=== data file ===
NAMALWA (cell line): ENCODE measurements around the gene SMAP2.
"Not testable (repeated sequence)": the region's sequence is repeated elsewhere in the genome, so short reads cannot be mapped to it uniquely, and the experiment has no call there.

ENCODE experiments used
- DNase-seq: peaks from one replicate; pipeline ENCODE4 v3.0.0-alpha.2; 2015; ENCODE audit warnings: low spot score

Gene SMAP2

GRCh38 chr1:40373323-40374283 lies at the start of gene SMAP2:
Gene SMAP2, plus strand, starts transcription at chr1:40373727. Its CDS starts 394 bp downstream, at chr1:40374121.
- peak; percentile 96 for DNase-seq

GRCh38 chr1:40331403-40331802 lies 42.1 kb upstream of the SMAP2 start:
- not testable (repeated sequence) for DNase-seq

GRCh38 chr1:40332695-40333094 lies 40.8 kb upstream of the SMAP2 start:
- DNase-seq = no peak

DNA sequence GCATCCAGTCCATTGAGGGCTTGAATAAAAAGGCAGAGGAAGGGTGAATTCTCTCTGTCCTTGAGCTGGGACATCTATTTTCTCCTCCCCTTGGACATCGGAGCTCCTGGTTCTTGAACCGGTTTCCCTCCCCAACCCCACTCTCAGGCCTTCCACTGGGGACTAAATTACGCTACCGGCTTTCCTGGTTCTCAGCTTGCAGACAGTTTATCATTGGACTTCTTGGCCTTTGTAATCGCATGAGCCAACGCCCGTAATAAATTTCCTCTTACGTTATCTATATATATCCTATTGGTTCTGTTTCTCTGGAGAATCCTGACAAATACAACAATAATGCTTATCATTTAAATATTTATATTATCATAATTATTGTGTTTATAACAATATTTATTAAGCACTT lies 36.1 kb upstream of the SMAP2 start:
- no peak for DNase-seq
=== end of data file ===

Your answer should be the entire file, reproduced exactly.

NAMALWA (cell line): ENCODE measurements around the gene SMAP2.
"Not testable (repeated sequence)": the region's sequence is repeated elsewhere in the genome, so short reads cannot be mapped to it uniquely, and the experiment has no call there.

ENCODE experiments used
- DNase-seq: peaks from one replicate; pipeline ENCODE4 v3.0.0-alpha.2; 2015; ENCODE audit warnings: low spot score

Gene SMAP2

GRCh38 chr1:40373323-40374283 lies at the start of gene SMAP2:
Gene SMAP2, plus strand, starts transcription at chr1:40373727. Its CDS starts 394 bp downstream, at chr1:40374121.
- peak; percentile 96 for DNase-seq

GRCh38 chr1:40331403-40331802 lies 42.1 kb upstream of the SMAP2 start:
- not testable (repeated sequence) for DNase-seq

GRCh38 chr1:40332695-40333094 lies 40.8 kb upstream of the SMAP2 start:
- DNase-seq = no peak

DNA sequence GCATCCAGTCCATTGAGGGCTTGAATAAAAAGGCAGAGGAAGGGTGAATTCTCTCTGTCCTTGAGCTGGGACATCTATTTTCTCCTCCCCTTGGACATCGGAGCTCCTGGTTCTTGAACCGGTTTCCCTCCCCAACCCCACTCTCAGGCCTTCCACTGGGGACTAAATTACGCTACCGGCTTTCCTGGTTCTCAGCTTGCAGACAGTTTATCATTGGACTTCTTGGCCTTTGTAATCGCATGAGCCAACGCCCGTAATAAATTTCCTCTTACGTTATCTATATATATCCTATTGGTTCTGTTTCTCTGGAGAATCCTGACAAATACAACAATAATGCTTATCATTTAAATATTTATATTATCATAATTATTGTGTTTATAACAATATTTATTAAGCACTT lies 36.1 kb upstream of the SMAP2 start:
- no peak for DNase-seq